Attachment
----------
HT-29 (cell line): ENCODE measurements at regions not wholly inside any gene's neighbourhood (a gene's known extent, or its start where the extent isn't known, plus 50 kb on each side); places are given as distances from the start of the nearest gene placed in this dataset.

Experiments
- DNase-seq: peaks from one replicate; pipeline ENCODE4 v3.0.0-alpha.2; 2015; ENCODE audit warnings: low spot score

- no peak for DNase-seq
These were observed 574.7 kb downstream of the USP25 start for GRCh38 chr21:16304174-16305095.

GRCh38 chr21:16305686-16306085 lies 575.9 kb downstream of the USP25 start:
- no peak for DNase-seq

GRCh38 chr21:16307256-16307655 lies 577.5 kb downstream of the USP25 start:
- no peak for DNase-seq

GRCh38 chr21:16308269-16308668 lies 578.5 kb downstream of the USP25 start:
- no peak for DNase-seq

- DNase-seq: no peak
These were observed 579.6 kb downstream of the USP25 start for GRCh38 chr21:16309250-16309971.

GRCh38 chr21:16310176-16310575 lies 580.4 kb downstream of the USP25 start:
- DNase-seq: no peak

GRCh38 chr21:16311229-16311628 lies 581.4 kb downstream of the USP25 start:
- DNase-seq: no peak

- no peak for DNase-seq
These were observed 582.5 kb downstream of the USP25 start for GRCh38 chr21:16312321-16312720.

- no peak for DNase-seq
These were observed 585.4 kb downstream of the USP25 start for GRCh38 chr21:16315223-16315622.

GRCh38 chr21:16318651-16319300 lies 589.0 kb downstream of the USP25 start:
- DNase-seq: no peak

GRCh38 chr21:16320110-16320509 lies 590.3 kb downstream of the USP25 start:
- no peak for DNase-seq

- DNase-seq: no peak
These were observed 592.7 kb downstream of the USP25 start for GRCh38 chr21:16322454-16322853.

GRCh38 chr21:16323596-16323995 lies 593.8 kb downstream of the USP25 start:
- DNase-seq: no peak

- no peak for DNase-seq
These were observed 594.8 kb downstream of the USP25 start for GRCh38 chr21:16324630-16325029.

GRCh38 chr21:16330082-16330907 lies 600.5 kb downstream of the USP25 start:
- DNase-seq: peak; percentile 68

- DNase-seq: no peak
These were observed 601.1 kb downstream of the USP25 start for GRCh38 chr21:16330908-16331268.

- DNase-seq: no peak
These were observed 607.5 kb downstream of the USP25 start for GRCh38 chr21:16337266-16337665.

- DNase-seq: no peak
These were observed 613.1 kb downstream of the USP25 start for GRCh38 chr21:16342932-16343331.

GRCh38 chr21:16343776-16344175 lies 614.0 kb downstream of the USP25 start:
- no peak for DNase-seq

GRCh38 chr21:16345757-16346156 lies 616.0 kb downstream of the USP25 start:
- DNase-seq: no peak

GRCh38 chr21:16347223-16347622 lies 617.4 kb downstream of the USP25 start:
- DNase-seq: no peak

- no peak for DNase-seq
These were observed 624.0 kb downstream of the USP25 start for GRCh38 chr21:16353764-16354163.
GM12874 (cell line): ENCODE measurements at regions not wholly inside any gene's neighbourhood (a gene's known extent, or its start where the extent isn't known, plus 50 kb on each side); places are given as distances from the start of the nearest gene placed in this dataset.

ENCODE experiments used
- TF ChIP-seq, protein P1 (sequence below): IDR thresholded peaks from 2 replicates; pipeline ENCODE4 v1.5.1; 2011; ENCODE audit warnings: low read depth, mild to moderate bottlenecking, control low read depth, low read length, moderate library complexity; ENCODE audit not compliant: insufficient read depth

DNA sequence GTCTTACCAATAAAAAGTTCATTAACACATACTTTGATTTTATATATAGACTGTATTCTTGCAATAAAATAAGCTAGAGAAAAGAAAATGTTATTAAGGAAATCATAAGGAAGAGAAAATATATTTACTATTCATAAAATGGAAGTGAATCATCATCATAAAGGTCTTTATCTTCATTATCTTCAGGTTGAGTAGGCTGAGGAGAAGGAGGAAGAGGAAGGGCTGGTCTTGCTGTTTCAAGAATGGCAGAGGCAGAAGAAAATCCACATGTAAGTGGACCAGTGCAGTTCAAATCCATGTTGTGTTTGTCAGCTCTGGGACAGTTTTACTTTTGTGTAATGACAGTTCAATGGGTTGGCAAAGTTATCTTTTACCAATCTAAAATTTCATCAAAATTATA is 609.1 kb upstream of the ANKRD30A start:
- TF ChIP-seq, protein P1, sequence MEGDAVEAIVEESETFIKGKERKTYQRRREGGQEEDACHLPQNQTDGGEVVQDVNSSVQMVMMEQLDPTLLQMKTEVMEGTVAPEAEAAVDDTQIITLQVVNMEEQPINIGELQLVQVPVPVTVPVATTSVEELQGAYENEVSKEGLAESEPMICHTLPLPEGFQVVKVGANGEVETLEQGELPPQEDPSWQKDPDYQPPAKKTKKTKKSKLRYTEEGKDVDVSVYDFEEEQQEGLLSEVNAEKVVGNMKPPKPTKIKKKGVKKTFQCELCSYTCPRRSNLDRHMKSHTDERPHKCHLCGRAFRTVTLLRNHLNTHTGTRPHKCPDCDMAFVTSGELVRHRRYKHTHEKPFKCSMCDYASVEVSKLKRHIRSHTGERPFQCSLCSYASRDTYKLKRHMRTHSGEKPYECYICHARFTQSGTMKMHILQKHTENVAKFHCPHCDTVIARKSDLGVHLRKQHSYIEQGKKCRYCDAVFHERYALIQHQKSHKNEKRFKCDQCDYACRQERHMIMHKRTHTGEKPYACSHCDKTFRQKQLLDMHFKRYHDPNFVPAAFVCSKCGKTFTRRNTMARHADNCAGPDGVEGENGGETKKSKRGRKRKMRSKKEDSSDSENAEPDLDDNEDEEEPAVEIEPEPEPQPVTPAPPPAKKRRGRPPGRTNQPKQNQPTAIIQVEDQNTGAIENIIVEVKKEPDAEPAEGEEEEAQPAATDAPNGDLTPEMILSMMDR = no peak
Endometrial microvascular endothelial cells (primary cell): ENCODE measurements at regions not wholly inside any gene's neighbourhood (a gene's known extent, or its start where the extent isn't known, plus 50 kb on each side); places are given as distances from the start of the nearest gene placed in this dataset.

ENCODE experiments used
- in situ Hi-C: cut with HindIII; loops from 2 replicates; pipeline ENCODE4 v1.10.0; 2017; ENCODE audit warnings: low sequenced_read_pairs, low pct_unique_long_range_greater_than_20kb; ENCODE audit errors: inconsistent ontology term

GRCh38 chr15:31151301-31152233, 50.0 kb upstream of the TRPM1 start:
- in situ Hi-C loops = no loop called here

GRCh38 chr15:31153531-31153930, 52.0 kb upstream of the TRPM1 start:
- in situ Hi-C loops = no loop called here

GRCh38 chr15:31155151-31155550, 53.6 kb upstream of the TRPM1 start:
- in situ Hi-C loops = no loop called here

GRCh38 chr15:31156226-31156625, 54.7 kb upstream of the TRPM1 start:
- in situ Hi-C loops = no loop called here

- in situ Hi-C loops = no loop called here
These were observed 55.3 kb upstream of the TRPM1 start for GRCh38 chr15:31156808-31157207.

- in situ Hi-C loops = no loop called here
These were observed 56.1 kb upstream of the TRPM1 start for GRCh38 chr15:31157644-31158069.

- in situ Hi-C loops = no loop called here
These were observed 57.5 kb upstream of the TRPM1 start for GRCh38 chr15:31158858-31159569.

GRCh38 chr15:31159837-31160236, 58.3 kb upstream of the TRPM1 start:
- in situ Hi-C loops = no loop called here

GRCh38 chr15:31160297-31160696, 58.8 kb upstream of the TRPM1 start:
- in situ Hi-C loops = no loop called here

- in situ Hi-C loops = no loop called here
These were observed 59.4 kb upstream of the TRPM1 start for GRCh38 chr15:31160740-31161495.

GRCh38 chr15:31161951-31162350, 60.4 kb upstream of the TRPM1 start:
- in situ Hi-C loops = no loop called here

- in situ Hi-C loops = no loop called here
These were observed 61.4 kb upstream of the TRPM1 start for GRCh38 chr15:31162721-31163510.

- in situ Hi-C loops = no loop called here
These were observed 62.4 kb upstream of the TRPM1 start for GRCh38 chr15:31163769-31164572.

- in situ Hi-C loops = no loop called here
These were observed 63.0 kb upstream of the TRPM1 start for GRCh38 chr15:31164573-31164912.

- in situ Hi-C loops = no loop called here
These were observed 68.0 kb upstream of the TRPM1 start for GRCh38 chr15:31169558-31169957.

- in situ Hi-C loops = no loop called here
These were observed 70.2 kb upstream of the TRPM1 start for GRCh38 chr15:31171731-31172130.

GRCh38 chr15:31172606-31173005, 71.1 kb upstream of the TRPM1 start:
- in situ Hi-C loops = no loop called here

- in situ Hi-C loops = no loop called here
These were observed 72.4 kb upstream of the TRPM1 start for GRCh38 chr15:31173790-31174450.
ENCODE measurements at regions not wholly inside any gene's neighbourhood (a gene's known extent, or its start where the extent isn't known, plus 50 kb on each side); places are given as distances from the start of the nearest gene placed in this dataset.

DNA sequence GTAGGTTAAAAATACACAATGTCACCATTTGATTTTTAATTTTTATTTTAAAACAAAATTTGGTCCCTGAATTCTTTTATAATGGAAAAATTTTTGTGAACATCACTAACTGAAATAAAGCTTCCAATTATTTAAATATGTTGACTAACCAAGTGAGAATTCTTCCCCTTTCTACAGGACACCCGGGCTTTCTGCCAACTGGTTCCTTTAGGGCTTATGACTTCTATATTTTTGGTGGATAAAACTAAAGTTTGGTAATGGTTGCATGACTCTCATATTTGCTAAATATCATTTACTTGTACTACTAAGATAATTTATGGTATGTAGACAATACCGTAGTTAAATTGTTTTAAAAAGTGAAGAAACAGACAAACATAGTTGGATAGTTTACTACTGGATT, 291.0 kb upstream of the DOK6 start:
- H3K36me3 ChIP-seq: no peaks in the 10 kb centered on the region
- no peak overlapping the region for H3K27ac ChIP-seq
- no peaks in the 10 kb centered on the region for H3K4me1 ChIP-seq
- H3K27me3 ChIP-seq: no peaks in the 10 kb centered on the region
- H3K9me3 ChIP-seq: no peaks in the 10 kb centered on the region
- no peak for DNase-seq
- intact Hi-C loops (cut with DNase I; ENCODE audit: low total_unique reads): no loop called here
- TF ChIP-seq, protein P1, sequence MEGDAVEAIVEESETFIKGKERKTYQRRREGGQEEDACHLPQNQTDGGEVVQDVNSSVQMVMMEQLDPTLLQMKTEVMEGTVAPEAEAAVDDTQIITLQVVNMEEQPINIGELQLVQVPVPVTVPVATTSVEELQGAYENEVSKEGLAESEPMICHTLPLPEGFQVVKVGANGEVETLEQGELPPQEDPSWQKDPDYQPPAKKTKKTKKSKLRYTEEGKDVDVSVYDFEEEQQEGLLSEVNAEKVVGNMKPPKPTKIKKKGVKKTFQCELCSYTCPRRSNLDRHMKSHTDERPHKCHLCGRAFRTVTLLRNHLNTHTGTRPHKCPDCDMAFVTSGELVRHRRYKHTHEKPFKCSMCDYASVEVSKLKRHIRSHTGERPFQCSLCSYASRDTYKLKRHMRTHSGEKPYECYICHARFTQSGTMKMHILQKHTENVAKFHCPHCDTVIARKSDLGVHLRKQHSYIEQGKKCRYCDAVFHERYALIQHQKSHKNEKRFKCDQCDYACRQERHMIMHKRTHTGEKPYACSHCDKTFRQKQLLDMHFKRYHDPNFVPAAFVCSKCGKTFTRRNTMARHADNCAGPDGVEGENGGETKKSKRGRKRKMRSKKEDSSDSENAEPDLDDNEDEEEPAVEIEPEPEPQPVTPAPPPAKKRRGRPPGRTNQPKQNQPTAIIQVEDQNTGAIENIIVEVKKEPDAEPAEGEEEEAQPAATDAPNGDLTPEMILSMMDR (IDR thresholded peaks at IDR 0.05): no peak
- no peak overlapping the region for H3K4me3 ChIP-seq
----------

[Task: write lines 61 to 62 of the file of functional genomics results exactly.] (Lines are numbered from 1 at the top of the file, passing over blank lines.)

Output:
- in situ Hi-C loops = no loop called here

GRCh38 chr15:31156226-31156625, 54.7 kb upstream of the TRPM1 start: